It was not always that way. Throughout the long history of Christianity — from at least the 4th century to the early 19th — the vast majority of those who read and heard the stories in the Bible (including the forerunners of modern evangelicals) believed Revelation was describing events that had already happened or were happening in their own time in the life of the church. They were not thought to refer to a near or distant future.

Oddly enough, the French Revolution changed all that. The surrealities of the Reign of Terror convinced horrified Christians in Britain that the world was coming to a crashing halt in fulfillment of the catastrophes described in Revelation. This futuristic reading of Scripture swept through England and then, with a vengeance, America: The world was going to hell, and it was all according to plan.

Cut to the chase: why worry about the environment if the world is about to end anyway?
This is the problem with the religious. They are endlessly gullible.

In the religious realm, virtually every major crisis has been taken to show that the prophesied signs of the end times were being fulfilled: the horrors of World War I, the Nazi threat, the atomic bomb, the Cold War, the Gulf wars, the invasion of Ukraine — not to mention all kinds of natural disasters. So, too, has the Antichrist repeatedly risen among us: the Kaiser, Benito Mussolini, Mikhail Gorbachev (with the “mark of the beast” on his forehead), Saddam Hussein, Vladimir Putin — pick your enemy of the human race. The end is therefore perpetually upon us, as it was in 1959; 1988; 2000; 2011; 2021 — pick your date.

The predictions in the Bible about Jesus’ return (not to mention the reputed end of the world) have had 2000 years to come true, and they haven’t.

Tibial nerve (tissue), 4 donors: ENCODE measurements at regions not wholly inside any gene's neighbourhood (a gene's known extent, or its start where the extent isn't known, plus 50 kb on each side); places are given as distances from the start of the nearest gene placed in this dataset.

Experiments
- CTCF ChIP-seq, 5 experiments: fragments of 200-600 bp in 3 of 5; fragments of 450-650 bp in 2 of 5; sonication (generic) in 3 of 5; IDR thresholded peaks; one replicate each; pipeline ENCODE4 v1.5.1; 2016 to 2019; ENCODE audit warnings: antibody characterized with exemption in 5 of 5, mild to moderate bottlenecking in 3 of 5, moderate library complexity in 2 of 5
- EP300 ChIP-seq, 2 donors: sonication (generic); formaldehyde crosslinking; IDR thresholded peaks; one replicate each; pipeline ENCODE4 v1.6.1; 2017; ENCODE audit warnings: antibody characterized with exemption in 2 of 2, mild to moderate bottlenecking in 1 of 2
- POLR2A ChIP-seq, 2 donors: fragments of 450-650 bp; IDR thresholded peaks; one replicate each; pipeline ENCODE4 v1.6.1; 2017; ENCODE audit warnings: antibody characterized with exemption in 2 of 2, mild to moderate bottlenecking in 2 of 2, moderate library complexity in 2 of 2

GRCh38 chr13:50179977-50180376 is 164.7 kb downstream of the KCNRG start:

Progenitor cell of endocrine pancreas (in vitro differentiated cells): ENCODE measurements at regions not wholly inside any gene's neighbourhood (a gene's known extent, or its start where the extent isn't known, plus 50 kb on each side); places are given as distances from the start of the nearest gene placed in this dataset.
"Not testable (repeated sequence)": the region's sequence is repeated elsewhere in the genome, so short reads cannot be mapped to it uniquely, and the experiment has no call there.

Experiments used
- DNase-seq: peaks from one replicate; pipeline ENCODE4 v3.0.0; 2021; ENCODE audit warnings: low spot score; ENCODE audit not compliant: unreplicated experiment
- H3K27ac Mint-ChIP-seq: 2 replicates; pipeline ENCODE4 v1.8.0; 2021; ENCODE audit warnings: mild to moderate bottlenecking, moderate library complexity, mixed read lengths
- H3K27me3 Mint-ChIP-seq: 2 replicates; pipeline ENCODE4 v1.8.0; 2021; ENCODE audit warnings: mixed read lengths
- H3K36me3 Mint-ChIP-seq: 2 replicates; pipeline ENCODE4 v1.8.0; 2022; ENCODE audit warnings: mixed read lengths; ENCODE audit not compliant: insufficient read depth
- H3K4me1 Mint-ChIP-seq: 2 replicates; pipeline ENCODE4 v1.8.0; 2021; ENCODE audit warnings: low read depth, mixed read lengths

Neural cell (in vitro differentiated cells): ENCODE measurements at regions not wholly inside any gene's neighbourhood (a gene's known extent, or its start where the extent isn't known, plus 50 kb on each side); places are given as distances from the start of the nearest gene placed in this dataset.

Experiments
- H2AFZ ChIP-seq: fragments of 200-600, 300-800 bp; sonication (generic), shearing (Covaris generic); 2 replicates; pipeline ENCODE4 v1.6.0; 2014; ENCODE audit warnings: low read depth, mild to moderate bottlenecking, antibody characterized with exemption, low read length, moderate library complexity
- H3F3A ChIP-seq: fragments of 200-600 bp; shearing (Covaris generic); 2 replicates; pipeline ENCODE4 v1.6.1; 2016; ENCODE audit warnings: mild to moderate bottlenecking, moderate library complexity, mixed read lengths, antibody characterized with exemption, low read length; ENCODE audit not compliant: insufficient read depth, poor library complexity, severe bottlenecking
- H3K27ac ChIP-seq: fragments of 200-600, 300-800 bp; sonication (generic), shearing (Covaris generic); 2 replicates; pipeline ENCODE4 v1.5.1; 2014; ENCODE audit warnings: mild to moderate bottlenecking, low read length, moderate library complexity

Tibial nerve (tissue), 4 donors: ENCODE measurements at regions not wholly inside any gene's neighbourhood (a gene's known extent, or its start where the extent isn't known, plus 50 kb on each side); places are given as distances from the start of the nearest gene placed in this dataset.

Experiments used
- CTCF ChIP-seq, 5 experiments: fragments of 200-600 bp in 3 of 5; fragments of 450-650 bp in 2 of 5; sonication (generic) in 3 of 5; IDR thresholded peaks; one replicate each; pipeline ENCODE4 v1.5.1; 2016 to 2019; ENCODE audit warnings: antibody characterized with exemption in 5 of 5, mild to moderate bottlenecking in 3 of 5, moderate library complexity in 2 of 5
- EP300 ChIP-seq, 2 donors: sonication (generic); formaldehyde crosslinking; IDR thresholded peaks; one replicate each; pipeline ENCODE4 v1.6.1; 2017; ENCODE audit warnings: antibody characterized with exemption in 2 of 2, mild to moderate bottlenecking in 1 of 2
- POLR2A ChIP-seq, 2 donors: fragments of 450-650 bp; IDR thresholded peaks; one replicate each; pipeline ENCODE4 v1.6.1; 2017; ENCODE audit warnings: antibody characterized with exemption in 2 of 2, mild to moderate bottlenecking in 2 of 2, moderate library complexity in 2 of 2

“Fundamental misreading”; “It isn’t all about us?”:

Many such predictions were based on assured readings of Revelation and were demonstrably wrong — and not because the doomsayers misunderstood a detail here or there or forgot about one verse or another. They were wrong because of a fundamental misreading of Revelation.

Biblical scholars have long recognized that the book was written for a 1st century audience with 1st century concerns about the 1st century Roman Empire. But there is nothing particularly scintillating about that understanding for modern audiences. You mean our generation is not the climax of all human history? It isn’t all about us? How disappointing.

This is the nature of religious belief, which is dangerous when it affects policy decisions of an entire nation.

While many of us continue to worry about how we might indeed destroy ourselves and our planet, incredible numbers put their trust in the ultimate deus ex machina. A 2006 Pew Research Poll showed that 79% of Christians (not just evangelicals) believed that Jesus would indeed return to Earth. More intriguing, a 2010 poll indicated that over half of American Protestants believed he would return by 2050.

Ironically, by ignoring the dangers of climate change and other existential threats, the fundamentalists may bring about the end of the world through their own in-actions.

Ehrman concludes:

That this view is based on a misinterpretation of the Bible suggests that religious expertise has never been more crucial to humankind. Who would have thought that serious biblical scholarship could help preserve the ice caps and stem the rising seas? Could it thereby contribute to our collective salvation after all?

It can only help. Let’s spread the word before it’s too late.

Ehrman is a tad naive, though I admire him for writing his books; the frightened masses expecting the end of the world, or the imminent return of Jesus, will not be schooled by biblical scholarship. Any more than by the science they don’t believe in.

This entry was posted in Conservative Resistance, Quote at Length, Religion. Bookmark the permalink.

Leave a Reply

Your email address will not be published.